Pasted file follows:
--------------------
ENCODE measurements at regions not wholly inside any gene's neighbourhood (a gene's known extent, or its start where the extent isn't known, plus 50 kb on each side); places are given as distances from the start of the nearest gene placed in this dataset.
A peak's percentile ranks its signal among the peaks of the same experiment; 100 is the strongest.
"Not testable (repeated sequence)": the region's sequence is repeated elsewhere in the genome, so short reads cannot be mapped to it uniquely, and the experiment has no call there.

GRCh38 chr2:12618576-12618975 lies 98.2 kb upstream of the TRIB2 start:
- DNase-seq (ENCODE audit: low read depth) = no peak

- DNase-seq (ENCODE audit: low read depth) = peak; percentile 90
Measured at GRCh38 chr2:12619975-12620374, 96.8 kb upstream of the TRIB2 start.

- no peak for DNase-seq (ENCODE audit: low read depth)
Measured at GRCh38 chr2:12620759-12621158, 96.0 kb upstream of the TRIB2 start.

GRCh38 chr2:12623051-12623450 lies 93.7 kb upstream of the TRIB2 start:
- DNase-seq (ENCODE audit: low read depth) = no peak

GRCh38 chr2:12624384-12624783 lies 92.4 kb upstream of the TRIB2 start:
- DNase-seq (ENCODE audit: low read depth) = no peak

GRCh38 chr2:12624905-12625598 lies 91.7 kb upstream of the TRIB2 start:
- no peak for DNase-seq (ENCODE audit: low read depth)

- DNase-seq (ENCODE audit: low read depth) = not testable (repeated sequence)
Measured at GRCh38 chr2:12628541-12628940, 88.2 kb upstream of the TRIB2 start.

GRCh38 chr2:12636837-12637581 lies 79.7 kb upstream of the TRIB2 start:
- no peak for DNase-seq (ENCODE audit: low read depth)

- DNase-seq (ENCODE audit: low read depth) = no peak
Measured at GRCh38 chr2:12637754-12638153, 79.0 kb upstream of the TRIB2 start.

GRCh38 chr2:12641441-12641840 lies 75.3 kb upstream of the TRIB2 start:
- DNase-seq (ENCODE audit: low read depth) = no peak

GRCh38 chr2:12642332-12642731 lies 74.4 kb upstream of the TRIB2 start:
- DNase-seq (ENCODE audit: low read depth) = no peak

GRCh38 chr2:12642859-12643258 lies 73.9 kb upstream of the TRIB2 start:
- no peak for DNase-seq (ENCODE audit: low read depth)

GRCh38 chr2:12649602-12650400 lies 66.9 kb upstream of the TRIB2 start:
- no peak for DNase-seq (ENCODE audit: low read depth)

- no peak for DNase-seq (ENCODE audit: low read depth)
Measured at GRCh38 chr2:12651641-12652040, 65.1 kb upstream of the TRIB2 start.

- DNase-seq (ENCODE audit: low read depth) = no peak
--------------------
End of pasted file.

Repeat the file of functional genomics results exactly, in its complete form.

ENCODE measurements at regions not wholly inside any gene's neighbourhood (a gene's known extent, or its start where the extent isn't known, plus 50 kb on each side); places are given as distances from the start of the nearest gene placed in this dataset.
A peak's percentile ranks its signal among the peaks of the same experiment; 100 is the strongest.
"Not testable (repeated sequence)": the region's sequence is repeated elsewhere in the genome, so short reads cannot be mapped to it uniquely, and the experiment has no call there.

GRCh38 chr2:12618576-12618975 lies 98.2 kb upstream of the TRIB2 start:
- DNase-seq (ENCODE audit: low read depth) = no peak

- DNase-seq (ENCODE audit: low read depth) = peak; percentile 90
Measured at GRCh38 chr2:12619975-12620374, 96.8 kb upstream of the TRIB2 start.

- no peak for DNase-seq (ENCODE audit: low read depth)
Measured at GRCh38 chr2:12620759-12621158, 96.0 kb upstream of the TRIB2 start.

GRCh38 chr2:12623051-12623450 lies 93.7 kb upstream of the TRIB2 start:
- DNase-seq (ENCODE audit: low read depth) = no peak

GRCh38 chr2:12624384-12624783 lies 92.4 kb upstream of the TRIB2 start:
- DNase-seq (ENCODE audit: low read depth) = no peak

GRCh38 chr2:12624905-12625598 lies 91.7 kb upstream of the TRIB2 start:
- no peak for DNase-seq (ENCODE audit: low read depth)

- DNase-seq (ENCODE audit: low read depth) = not testable (repeated sequence)
Measured at GRCh38 chr2:12628541-12628940, 88.2 kb upstream of the TRIB2 start.

GRCh38 chr2:12636837-12637581 lies 79.7 kb upstream of the TRIB2 start:
- no peak for DNase-seq (ENCODE audit: low read depth)

- DNase-seq (ENCODE audit: low read depth) = no peak
Measured at GRCh38 chr2:12637754-12638153, 79.0 kb upstream of the TRIB2 start.

GRCh38 chr2:12641441-12641840 lies 75.3 kb upstream of the TRIB2 start:
- DNase-seq (ENCODE audit: low read depth) = no peak

GRCh38 chr2:12642332-12642731 lies 74.4 kb upstream of the TRIB2 start:
- DNase-seq (ENCODE audit: low read depth) = no peak

GRCh38 chr2:12642859-12643258 lies 73.9 kb upstream of the TRIB2 start:
- no peak for DNase-seq (ENCODE audit: low read depth)

GRCh38 chr2:12649602-12650400 lies 66.9 kb upstream of the TRIB2 start:
- no peak for DNase-seq (ENCODE audit: low read depth)

- no peak for DNase-seq (ENCODE audit: low read depth)
Measured at GRCh38 chr2:12651641-12652040, 65.1 kb upstream of the TRIB2 start.

- DNase-seq (ENCODE audit: low read depth) = no peak